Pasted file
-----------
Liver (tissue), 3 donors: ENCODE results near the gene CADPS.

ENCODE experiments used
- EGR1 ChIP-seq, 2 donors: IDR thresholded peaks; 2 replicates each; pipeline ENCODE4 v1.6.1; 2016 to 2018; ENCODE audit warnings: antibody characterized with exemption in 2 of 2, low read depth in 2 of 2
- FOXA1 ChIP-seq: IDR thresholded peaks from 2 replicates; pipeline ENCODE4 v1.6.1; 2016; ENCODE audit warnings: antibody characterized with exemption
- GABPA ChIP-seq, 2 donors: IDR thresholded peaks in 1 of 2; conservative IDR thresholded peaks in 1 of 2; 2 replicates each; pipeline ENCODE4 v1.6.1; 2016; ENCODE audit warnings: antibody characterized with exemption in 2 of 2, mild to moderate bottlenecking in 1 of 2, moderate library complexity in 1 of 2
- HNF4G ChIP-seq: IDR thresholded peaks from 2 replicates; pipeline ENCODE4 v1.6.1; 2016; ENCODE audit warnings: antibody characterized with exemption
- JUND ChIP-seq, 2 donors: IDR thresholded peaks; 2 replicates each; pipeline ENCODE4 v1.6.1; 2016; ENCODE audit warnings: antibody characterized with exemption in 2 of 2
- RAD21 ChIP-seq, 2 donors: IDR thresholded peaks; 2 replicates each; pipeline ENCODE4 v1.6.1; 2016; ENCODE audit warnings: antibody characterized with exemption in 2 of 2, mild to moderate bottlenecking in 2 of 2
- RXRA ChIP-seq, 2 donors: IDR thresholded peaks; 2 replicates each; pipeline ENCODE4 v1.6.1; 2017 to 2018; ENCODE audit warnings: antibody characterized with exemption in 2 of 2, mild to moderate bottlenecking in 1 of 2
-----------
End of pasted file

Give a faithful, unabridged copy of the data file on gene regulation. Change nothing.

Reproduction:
Liver (tissue), 3 donors: ENCODE results near the gene CADPS.

ENCODE experiments used
- EGR1 ChIP-seq, 2 donors: IDR thresholded peaks; 2 replicates each; pipeline ENCODE4 v1.6.1; 2016 to 2018; ENCODE audit warnings: antibody characterized with exemption in 2 of 2, low read depth in 2 of 2
- FOXA1 ChIP-seq: IDR thresholded peaks from 2 replicates; pipeline ENCODE4 v1.6.1; 2016; ENCODE audit warnings: antibody characterized with exemption
- GABPA ChIP-seq, 2 donors: IDR thresholded peaks in 1 of 2; conservative IDR thresholded peaks in 1 of 2; 2 replicates each; pipeline ENCODE4 v1.6.1; 2016; ENCODE audit warnings: antibody characterized with exemption in 2 of 2, mild to moderate bottlenecking in 1 of 2, moderate library complexity in 1 of 2
- HNF4G ChIP-seq: IDR thresholded peaks from 2 replicates; pipeline ENCODE4 v1.6.1; 2016; ENCODE audit warnings: antibody characterized with exemption
- JUND ChIP-seq, 2 donors: IDR thresholded peaks; 2 replicates each; pipeline ENCODE4 v1.6.1; 2016; ENCODE audit warnings: antibody characterized with exemption in 2 of 2
- RAD21 ChIP-seq, 2 donors: IDR thresholded peaks; 2 replicates each; pipeline ENCODE4 v1.6.1; 2016; ENCODE audit warnings: antibody characterized with exemption in 2 of 2, mild to moderate bottlenecking in 2 of 2
- RXRA ChIP-seq, 2 donors: IDR thresholded peaks; 2 replicates each; pipeline ENCODE4 v1.6.1; 2017 to 2018; ENCODE audit warnings: antibody characterized with exemption in 2 of 2, mild to moderate bottlenecking in 1 of 2